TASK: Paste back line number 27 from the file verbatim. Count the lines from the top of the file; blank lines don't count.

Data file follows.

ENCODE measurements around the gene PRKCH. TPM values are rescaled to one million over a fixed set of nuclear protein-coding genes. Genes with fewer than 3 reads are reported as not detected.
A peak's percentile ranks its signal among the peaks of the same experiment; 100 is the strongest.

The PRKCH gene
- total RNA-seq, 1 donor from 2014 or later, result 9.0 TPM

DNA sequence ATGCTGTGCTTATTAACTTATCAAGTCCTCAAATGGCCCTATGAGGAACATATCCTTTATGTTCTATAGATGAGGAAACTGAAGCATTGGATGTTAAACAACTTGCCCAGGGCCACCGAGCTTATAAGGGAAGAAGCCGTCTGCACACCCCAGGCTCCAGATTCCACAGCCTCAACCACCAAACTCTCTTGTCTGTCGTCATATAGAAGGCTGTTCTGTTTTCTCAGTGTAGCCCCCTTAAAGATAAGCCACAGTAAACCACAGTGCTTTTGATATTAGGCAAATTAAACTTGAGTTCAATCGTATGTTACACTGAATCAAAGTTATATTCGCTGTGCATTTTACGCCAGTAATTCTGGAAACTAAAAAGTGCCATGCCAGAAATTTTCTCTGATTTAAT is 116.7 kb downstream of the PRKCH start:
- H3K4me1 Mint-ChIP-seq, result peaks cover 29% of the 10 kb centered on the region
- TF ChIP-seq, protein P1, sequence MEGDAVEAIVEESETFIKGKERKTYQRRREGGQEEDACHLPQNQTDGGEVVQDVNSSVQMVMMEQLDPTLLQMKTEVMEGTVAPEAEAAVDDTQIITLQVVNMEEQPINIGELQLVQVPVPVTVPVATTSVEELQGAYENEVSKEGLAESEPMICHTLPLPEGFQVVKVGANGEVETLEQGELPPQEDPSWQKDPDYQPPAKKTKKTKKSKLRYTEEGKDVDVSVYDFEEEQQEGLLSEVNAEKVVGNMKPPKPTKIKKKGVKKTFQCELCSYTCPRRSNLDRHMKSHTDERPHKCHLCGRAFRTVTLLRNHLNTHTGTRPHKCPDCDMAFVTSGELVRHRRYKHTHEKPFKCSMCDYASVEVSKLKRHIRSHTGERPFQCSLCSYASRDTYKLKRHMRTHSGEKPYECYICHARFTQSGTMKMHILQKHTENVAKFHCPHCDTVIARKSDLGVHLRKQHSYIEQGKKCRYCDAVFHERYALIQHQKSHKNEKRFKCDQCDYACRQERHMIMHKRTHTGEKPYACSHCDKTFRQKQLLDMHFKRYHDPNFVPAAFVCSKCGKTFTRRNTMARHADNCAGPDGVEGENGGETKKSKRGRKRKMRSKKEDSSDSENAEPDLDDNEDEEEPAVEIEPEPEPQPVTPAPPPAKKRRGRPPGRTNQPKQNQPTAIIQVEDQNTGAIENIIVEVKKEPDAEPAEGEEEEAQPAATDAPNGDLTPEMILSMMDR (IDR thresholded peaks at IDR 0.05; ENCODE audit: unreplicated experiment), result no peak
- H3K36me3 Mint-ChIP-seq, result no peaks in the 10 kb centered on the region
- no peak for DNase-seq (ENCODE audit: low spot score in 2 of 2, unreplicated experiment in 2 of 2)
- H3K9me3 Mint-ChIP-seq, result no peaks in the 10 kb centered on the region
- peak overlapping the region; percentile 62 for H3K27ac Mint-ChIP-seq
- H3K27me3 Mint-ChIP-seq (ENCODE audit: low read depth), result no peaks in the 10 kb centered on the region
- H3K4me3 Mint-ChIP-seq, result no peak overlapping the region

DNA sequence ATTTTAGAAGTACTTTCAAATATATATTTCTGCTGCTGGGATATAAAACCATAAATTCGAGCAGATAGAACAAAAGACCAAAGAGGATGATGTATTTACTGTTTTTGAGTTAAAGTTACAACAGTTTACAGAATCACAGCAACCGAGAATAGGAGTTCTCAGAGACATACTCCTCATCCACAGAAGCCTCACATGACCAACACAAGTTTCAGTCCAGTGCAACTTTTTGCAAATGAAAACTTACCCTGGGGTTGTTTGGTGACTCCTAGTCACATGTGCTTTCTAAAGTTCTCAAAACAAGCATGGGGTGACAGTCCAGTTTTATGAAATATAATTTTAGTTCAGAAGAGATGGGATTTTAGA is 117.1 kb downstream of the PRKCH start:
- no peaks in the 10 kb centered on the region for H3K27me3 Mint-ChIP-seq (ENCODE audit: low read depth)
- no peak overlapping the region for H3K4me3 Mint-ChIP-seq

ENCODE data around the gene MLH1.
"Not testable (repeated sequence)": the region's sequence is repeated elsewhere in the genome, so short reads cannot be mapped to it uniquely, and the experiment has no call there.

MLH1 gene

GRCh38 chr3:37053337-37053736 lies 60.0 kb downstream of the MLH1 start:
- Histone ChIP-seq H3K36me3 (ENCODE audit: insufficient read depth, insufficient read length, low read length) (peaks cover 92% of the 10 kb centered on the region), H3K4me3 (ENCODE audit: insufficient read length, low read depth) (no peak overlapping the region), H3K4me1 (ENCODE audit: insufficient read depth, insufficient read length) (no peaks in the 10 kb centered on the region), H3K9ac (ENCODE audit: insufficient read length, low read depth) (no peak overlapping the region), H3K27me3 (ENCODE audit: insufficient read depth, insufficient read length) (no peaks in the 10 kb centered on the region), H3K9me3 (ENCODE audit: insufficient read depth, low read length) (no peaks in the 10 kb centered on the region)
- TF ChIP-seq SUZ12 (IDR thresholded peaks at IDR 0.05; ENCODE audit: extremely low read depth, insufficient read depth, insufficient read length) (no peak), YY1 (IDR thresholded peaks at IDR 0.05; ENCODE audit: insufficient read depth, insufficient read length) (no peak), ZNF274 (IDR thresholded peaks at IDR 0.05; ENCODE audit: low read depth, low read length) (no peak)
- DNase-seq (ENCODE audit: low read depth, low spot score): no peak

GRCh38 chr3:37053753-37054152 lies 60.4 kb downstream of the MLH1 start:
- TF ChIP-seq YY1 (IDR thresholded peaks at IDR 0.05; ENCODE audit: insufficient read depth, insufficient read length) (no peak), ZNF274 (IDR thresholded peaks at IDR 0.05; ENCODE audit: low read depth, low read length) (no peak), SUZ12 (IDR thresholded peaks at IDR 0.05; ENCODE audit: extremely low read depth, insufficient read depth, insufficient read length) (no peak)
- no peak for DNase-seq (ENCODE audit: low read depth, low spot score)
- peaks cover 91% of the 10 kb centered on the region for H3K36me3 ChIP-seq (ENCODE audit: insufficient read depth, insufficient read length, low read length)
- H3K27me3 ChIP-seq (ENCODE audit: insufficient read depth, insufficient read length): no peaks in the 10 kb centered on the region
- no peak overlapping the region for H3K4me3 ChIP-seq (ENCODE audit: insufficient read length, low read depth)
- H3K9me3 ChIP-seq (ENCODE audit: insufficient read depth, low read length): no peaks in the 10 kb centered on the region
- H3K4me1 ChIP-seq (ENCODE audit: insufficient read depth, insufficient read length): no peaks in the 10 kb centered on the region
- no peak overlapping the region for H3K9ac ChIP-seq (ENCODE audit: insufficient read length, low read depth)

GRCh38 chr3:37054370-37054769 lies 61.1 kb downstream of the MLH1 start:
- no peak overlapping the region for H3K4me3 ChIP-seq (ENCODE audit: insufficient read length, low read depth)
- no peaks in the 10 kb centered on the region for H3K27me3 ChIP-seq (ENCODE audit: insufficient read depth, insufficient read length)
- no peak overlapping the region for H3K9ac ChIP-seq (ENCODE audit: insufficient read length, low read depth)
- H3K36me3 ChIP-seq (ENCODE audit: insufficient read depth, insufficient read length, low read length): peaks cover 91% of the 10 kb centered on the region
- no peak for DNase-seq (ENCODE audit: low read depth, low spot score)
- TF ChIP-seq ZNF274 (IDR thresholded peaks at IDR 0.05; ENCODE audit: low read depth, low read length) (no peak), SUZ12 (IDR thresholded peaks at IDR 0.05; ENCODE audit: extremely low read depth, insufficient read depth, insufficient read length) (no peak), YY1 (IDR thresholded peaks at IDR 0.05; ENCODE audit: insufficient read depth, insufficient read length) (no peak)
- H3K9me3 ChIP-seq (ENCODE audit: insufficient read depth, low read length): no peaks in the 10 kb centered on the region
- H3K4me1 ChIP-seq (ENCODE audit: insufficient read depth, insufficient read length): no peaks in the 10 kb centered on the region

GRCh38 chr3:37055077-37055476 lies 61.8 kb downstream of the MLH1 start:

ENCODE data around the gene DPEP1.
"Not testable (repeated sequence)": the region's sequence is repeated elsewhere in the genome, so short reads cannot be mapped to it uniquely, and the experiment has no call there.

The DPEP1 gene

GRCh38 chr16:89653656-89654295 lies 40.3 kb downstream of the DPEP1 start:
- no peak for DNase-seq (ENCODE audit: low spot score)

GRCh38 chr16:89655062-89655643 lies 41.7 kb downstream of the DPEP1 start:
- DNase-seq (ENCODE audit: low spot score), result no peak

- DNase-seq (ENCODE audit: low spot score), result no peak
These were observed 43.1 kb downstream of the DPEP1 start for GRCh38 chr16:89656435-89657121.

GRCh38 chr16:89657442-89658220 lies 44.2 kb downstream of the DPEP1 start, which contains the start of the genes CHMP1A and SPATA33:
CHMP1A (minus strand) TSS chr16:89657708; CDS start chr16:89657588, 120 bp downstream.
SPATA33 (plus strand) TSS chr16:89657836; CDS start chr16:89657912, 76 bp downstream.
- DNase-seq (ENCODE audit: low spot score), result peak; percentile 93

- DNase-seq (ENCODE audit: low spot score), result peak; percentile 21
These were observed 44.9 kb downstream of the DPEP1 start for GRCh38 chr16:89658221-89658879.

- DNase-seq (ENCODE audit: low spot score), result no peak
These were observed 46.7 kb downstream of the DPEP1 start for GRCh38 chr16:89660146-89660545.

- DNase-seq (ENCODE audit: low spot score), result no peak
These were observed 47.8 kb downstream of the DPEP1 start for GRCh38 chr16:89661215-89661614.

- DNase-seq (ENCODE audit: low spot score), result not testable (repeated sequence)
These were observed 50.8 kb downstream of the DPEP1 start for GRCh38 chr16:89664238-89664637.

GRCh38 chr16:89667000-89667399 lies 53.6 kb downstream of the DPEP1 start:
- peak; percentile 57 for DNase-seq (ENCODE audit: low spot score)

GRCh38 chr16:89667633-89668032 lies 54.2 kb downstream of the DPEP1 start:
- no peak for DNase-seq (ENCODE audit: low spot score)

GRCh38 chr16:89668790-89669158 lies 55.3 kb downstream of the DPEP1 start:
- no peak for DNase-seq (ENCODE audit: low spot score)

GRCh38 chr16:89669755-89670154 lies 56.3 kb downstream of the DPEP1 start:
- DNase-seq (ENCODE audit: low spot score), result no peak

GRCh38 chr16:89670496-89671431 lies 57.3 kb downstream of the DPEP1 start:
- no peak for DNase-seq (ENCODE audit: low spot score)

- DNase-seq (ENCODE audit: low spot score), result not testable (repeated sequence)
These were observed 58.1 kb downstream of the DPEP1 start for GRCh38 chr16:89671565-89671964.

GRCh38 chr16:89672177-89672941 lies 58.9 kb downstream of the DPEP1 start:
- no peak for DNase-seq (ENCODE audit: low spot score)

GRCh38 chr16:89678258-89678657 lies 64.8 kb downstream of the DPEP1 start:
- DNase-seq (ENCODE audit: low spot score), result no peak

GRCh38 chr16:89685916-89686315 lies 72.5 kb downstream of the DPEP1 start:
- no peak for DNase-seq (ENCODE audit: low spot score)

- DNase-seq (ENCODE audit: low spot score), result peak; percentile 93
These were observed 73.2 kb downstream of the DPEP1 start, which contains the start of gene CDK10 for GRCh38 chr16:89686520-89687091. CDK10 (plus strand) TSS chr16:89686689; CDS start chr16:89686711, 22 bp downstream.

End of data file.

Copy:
- peaks cover 91% of the 10 kb centered on the region for H3K36me3 ChIP-seq (ENCODE audit: insufficient read depth, insufficient read length, low read length)